The Wisconsin Public Service Commission (PSC) is proposing new regulations relating to the location of wind turbines and wind farms (a large number of wind turbines located in close proximity to one another) that could have a significant impact on the value of thousands of acres of Wisconsin property. These regulations will determine, among other things, how far wind turbines can be located from neighboring homes, buildings and property lines. Given that wind turbines can be over 500 feet high and the new state regulations will override all local zoning ordinances, REALTORS® and property owners should pay close attention to these regulations.
During the 1970s, the United States experienced an energy crisis due to a decrease oil production in the Middle East. To encourage the use of alternative energy sources, Wisconsin enacted a law prohibiting local governments (counties, cities, villages and towns) from placing any restrictions on the installation or use of solar or wind energy systems unless the restriction is necessary to protect public health or safety. For approximately 40 years, this law has not been a significant problem for property owners.
In recent years, thousands of large wind turbines have been located in Wisconsin and other states to utilize the energy from winds blowing across the landscape. While these turbines are intended to reduce dependence on fossil-based energy sources, they have generated a lot of controversy and complaints from nearby property owners. Some of the complaints from property owners include the following:
* Health problems. After wind turbines have been placed nearby, some residents have complained of insomnia, anxiety, headaches and nausea. They have blamed their health problems on the pulsing noise coming from spinning turbines near their homes.
* Destruction of natural viewscapes. Turbines can be over 500 feet tall and can be seen from miles away. (As a comparison, the Wisconsin Capitol is 284 feet tall.) Some feel that these turbines detract from the natural beauty of Wisconsin’s farms and rolling landscape.
* Noise. Depending on the turbine model and wind speed, wind turbines can create a constant “whooshing” or pulsating noise that can be heard both inside and outside a home (day and night), if located too close. Studies have shown that an average-size turbine (2 megawatts, 100 meters high) located 1,000 feet away can produce the same amount of noise as a suburban area during the day (51 decibels).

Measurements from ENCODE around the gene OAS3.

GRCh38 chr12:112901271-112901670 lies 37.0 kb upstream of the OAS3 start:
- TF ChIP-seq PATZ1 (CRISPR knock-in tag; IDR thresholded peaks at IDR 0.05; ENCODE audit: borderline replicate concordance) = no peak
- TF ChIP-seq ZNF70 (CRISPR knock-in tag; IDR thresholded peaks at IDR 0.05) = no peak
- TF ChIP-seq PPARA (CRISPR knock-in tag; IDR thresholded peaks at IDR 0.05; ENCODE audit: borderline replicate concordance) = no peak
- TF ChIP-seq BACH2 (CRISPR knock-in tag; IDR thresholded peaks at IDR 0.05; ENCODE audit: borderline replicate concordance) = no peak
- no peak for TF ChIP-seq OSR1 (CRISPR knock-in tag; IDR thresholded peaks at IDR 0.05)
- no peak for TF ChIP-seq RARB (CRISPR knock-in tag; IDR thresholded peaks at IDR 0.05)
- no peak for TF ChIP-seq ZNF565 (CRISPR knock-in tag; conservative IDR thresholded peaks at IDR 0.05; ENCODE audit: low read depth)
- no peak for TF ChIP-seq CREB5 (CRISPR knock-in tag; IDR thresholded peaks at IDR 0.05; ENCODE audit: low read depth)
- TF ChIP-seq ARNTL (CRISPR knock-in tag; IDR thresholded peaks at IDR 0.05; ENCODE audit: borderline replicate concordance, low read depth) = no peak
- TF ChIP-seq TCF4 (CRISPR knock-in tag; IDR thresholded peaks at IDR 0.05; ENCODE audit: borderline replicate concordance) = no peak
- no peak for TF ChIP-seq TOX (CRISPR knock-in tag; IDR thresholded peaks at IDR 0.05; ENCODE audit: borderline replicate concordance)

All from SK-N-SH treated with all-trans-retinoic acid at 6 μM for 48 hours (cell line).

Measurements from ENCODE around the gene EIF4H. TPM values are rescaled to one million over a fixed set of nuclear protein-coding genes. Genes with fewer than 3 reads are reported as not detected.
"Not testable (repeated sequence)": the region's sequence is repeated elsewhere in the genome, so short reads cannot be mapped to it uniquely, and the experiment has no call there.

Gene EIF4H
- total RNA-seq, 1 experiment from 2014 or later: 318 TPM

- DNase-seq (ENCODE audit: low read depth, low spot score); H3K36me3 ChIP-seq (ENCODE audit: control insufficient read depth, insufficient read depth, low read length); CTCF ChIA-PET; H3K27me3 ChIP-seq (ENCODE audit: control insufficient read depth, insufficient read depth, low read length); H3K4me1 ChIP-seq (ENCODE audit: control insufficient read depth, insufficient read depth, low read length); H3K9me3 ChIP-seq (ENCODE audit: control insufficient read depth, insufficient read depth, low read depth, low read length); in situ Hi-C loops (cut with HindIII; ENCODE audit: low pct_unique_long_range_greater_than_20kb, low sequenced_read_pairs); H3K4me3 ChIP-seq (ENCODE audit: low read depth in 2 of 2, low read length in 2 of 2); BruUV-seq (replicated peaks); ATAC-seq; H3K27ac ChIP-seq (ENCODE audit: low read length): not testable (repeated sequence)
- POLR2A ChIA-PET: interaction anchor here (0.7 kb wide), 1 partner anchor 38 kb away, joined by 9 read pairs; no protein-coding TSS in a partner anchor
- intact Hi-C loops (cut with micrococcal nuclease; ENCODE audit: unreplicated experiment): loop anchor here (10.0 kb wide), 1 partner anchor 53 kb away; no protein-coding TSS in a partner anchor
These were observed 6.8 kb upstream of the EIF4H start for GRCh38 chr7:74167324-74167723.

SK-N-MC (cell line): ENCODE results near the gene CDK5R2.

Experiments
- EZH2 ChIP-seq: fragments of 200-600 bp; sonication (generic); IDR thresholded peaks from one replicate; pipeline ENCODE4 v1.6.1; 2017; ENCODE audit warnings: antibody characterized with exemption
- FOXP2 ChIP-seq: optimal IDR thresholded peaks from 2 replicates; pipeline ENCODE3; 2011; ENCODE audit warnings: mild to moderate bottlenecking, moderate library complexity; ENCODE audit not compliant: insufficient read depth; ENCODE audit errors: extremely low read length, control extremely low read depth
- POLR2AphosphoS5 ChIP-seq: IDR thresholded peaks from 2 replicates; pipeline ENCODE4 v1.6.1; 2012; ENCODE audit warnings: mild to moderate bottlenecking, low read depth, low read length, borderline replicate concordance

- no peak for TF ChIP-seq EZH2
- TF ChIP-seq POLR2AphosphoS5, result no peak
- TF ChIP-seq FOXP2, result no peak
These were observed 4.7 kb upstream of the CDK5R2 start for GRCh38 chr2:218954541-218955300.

* Excessive shadows on neighboring property. Depending upon the number of clouds and angle of the sun, wind turbines can create a “shadow flicker” (a term used to describe the shadow of the turning blades as it hits a surface) on nearby property. Some property owners have described the shadow effect on their home as being like “someone turning lights on and off inside the house at a rate of 80 times a minute” and lasting for almost an hour on sunny days.
* Property values. A recent study of three Wisconsin wind farms showed that prospective buyers had a negative perception of nearby wind turbines. While the exact impact is difficult to quantify, the study indicated an average decrease in vacant residential property values ranging from 12% to 40%, depending on the size of the lot and the distance from the wind turbine.
Proposed PSC Regulations
In 2009, Wisconsin enacted a wind turbine siting law that directs the PSC to develop specific standards for, among other things, wind turbine setbacks from neighboring homes and property lines. The PSC formed a 15-member wind siting council, consisting of representatives from wind farm companies, local governments, environmental organizations, private property owners and REALTORS®.